U.S. officials said on Wednesday (January 25) that updated versions of the new crown vaccine booster shots from Pfizer and Moderna helped prevent symptomatic infection with a new XBB-related subvariant strain, adding to the vaccine. The ability to fight these fast-spreading strains provides new evidence.
Dr. Brendan Jackson, chief of the COVID-19 response at the Centers for Disease Control and Prevention (CDC), told reporters at a press conference: “Today, we have additional evidence that these updated vaccines protect people.”
The updated vaccine booster, launched last fall, targets the BA.4 and BA.5 Omicron variants of the new coronavirus (SARS-CoV-2); is no longer dominant. The currently dominant XBB-related subvariant originates from the BA.2 version of Omicron.
Laboratory studies have shown that vaccines are less protective against the XBB variant than previous variants, raising questions about the effectiveness of vaccines against these ever-mutating strains, Jackson said.
For the study, the researchers looked back at COVID-19 cases from December 1 last year to January 13 this year; during this period, the transmission of the XBB and XBB.1.5 variants increased in the United States. The CDC said studies have shown that the updated vaccine helped prevent infection from the new coronavirus in about half of the people who had previously received two to four doses of the original COVID-19 vaccine.
The CDC says the updated vaccine is equally effective at preventing BA.5-associated infections as XBB/XBB.1.5-associated infections.
In the population aged 18-49 years, the effective rate of preventing BA.5 infection was 52%, and the effective rate of preventing XBB/XBB.1.5 was 48%. In people aged 65 and older, effectiveness dropped to 37% against BA.5 and 43% against XBB/XBB.1.5.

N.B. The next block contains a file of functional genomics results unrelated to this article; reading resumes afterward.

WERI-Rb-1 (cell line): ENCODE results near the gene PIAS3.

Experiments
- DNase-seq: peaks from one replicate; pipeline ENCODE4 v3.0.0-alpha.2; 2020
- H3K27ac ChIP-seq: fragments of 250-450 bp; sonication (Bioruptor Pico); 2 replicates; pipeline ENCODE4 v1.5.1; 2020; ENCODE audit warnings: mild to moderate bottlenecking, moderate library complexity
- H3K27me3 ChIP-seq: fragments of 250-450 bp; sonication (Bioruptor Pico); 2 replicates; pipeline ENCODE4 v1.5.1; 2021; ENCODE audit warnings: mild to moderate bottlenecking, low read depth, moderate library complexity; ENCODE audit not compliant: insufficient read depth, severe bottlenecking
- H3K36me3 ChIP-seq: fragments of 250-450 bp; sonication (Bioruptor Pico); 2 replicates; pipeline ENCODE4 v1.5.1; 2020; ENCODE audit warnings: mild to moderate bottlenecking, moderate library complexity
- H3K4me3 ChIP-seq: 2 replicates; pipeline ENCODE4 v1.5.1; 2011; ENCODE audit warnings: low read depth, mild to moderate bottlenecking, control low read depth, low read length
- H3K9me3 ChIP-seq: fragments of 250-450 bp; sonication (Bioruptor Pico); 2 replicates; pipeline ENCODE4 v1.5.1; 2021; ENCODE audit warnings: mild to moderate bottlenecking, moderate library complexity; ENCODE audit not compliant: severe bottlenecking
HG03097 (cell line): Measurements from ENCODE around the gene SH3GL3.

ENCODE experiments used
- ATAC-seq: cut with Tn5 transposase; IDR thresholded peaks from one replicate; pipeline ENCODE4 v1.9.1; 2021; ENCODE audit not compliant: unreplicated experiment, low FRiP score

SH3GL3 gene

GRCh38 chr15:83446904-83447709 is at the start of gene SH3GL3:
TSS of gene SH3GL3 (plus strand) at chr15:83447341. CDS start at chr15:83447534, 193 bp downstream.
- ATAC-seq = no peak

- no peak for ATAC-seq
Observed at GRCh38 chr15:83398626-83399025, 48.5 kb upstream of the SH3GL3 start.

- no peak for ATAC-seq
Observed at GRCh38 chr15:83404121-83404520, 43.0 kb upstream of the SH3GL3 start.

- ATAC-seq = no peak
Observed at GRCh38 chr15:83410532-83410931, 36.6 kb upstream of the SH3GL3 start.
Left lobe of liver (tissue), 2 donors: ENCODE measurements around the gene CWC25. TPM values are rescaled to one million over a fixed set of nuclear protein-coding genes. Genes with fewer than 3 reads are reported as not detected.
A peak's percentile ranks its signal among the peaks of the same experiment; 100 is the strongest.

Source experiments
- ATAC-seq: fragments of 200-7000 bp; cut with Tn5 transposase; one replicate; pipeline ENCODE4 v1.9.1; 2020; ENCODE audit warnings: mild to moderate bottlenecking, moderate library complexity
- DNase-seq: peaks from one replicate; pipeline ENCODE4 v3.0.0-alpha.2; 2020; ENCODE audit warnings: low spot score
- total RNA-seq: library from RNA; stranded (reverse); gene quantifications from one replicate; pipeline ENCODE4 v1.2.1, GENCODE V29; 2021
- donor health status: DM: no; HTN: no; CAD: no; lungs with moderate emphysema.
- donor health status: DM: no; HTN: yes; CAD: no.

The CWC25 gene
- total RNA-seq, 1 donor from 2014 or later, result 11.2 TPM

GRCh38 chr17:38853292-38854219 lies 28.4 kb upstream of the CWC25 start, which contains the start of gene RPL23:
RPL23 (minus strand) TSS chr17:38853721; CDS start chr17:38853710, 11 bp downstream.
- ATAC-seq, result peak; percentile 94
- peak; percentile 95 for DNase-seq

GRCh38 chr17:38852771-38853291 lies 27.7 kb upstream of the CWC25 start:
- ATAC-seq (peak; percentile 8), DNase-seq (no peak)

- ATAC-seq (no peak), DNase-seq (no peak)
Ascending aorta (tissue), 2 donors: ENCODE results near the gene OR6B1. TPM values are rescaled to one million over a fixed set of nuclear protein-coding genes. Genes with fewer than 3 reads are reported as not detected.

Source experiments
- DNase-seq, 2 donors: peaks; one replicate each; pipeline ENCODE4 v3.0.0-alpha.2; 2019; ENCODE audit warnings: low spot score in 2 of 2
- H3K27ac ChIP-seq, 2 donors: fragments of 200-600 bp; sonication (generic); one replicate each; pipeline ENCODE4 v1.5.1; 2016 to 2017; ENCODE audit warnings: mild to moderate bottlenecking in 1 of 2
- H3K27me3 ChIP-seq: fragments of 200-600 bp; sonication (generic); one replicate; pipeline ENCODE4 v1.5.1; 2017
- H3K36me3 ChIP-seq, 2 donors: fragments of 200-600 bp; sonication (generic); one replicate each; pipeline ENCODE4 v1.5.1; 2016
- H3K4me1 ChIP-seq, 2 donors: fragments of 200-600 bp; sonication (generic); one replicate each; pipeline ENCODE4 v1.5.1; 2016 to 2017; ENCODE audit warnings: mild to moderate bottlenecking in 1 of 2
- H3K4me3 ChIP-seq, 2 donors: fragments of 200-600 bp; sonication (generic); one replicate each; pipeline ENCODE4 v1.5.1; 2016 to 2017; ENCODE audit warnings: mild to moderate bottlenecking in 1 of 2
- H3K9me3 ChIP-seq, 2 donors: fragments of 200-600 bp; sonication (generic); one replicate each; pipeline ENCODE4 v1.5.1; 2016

Although not reflected in the study, data to be released later Wednesday shows that getting the updated vaccine reduced COVID-19 deaths compared with people who were vaccinated but did not get the updated booster shot, Jackson said. The risk was more than doubled. Those who received the updated vaccine had a nearly 13-fold lower risk of dying from COVID-19 compared with those who had never been vaccinated.
Overall, the vaccines cut the risk of symptomatic infection in the population by about half, but individuals can respond based on their own risk factors, said Ruth Link-Gelles, an author of the CDC study. The benefits obtained are different.
Those estimates are for symptomatic infections, Link-Gellers said. Symptomatic infection is defined by the US Centers for Disease Control and Prevention as one or more symptoms after infection with the new coronavirus.
In light of the findings, the CDC urges people to get the recommended updated COVID-19 vaccine promptly.
XBB.1.5 infections are estimated to account for nearly half of U.S. cases in the week ending Jan. 21, government data show.
The CDC analysis comes ahead of a meeting on Thursday (Jan. 26) in which outside experts from the U.S. Food and Drug Administration (FDA) are expected to discuss whether and how the U.S. should contain the novel coronavirus. The vaccine is scheduled to be given once a year.
(This article is based on a Reuters report.)